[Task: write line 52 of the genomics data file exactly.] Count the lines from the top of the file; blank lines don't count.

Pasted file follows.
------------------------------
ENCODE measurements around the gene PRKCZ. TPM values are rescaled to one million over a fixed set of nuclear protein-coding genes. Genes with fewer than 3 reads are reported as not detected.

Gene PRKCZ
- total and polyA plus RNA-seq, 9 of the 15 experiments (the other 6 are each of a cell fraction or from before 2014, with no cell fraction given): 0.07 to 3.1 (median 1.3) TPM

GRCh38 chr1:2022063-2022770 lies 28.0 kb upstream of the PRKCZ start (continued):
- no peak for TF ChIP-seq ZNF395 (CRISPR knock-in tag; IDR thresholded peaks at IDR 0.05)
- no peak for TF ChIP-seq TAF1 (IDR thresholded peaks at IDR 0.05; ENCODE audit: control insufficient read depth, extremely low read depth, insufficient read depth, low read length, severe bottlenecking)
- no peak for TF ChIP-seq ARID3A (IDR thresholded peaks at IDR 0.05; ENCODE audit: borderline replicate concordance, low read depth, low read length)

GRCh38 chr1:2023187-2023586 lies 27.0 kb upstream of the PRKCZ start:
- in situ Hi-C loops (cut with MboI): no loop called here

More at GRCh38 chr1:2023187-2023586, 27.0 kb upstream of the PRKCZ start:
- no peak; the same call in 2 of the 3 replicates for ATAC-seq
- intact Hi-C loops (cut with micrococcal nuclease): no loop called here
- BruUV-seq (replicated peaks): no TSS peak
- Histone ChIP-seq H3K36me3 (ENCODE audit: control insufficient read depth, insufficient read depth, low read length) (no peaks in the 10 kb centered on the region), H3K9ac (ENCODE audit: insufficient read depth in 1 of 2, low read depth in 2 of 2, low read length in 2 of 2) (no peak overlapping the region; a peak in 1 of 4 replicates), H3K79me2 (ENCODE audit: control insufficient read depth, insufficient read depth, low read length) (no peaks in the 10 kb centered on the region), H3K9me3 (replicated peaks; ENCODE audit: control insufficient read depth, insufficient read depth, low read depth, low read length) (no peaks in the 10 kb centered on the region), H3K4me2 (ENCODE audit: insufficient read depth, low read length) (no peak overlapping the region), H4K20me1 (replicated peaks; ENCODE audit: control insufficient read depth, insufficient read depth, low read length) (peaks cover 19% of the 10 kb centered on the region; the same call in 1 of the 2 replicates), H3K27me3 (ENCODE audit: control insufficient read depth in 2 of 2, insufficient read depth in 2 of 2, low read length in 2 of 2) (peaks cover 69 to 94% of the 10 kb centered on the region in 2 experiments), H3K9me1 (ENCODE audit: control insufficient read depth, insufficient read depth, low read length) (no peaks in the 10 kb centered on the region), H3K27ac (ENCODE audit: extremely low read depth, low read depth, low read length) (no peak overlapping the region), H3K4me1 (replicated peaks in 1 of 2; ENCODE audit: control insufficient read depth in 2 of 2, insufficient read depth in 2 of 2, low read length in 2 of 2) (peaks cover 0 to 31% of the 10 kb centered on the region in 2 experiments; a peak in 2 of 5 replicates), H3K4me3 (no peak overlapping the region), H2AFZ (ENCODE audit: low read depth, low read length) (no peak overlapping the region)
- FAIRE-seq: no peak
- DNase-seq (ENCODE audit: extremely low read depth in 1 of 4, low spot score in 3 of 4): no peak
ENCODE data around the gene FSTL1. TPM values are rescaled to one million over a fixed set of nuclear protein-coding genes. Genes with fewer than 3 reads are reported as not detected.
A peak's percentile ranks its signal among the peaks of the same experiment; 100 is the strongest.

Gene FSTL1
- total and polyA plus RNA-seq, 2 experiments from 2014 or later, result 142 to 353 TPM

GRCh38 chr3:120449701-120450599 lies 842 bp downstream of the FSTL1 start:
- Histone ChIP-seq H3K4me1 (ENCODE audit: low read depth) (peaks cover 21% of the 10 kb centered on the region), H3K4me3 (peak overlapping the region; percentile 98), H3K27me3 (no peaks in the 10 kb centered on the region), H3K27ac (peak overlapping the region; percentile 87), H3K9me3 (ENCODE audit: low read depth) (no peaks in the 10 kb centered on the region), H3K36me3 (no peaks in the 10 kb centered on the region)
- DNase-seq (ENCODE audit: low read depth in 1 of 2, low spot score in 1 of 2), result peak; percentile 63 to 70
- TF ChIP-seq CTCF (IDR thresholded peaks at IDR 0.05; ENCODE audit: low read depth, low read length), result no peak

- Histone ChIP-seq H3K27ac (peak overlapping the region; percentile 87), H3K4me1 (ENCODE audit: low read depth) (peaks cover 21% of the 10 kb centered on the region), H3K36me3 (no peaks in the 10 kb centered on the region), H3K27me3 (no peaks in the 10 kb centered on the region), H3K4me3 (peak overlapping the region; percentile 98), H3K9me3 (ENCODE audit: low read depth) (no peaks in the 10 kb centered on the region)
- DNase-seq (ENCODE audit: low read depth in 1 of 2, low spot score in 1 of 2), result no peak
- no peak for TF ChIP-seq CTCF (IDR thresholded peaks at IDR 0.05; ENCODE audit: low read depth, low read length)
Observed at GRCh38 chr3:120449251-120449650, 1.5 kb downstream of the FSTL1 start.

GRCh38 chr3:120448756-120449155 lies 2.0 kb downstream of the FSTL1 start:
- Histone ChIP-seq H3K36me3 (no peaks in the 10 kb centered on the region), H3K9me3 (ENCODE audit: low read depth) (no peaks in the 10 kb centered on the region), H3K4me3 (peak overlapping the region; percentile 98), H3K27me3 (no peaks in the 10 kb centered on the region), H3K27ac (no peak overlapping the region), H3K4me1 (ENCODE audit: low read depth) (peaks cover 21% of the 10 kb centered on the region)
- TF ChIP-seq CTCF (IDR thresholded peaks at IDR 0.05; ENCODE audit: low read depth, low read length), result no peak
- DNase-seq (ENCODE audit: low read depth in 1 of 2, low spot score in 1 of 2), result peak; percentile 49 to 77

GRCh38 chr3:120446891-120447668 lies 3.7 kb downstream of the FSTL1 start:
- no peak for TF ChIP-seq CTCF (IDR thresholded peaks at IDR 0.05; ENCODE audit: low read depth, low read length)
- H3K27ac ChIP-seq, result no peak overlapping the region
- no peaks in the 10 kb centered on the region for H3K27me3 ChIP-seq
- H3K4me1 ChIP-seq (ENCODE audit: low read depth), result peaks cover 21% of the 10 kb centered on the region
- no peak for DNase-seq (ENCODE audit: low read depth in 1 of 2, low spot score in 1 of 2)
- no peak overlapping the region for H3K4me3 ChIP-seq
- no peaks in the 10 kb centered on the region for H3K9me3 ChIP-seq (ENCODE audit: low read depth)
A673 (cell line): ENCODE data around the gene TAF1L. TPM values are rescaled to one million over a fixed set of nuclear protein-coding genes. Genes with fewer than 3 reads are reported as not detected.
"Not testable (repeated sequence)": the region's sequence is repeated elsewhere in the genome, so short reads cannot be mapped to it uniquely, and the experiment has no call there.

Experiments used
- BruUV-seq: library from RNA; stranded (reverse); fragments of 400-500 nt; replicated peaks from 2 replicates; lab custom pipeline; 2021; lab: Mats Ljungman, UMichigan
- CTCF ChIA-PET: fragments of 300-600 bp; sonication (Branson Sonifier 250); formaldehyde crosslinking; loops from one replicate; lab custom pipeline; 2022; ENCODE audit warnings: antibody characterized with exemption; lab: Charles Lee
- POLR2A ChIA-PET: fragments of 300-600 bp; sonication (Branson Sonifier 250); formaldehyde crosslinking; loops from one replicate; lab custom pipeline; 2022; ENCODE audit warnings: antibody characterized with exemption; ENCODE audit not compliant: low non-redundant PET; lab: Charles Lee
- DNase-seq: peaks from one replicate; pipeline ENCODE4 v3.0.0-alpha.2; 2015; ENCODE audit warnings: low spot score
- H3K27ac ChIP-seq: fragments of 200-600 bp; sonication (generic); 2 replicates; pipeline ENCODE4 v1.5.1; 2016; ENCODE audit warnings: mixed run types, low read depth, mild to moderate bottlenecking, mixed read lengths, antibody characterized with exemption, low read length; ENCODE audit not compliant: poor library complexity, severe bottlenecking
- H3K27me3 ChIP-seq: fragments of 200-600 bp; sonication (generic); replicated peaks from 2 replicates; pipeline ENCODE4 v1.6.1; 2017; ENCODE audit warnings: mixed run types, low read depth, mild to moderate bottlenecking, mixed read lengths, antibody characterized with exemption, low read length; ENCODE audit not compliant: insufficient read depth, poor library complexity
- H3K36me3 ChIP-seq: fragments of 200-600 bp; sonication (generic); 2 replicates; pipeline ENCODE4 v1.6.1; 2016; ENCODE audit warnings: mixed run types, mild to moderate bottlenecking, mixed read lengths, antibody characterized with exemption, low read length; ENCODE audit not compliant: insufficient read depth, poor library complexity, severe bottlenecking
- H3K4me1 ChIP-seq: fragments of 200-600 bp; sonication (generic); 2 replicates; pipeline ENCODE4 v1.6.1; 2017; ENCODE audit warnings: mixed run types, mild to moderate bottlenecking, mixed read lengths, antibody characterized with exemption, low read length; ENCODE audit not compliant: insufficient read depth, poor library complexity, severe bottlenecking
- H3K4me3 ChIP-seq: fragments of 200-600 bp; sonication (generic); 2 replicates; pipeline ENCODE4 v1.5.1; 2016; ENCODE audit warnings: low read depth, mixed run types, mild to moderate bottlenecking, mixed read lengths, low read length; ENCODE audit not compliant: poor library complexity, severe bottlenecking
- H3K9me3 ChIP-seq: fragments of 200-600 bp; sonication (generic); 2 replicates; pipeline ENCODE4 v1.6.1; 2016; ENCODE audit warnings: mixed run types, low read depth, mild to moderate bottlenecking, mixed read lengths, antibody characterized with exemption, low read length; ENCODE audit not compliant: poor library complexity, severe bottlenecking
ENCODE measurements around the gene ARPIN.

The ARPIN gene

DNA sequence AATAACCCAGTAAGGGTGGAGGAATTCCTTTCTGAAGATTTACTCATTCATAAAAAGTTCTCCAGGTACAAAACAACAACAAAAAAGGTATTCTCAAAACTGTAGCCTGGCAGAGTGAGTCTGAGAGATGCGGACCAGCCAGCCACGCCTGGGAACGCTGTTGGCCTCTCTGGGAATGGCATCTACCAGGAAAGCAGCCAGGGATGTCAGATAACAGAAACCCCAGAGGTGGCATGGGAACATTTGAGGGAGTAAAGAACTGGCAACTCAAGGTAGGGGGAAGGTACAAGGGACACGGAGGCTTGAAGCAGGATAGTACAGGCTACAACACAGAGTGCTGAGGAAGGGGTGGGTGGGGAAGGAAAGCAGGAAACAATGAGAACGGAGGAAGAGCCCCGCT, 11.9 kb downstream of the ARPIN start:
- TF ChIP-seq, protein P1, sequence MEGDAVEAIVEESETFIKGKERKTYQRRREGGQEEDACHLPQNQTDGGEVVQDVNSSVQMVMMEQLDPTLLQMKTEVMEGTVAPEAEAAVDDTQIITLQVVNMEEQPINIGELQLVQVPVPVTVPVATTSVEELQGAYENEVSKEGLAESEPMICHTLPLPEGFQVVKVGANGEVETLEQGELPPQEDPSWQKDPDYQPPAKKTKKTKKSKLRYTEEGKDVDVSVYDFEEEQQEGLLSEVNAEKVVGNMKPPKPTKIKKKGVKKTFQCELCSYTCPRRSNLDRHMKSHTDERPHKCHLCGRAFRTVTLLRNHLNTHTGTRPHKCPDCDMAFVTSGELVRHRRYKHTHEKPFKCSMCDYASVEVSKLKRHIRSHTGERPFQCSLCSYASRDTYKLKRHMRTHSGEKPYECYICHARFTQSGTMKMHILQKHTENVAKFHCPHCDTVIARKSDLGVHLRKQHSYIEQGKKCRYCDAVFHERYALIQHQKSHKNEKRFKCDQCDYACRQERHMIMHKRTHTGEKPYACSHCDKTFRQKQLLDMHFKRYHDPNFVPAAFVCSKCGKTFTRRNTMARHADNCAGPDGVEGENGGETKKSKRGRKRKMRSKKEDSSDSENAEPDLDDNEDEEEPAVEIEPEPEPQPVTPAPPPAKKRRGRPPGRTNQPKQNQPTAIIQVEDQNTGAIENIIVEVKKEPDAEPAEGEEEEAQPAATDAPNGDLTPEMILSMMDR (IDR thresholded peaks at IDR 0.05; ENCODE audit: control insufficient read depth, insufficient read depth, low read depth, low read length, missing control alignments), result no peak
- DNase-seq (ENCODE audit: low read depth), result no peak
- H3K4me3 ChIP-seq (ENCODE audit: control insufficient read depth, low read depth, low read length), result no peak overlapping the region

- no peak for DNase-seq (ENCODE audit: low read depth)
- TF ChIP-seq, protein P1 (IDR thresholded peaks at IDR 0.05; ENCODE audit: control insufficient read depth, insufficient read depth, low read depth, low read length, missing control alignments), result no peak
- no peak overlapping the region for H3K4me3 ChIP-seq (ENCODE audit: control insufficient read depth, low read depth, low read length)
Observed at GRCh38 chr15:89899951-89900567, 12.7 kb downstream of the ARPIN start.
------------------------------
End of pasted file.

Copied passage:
- H3K4me3 ChIP-seq: fragments of 200-600 bp; sonication (generic); 2 replicates; pipeline ENCODE4 v1.5.1; 2016; ENCODE audit warnings: low read depth, mixed run types, mild to moderate bottlenecking, mixed read lengths, low read length; ENCODE audit not compliant: poor library complexity, severe bottlenecking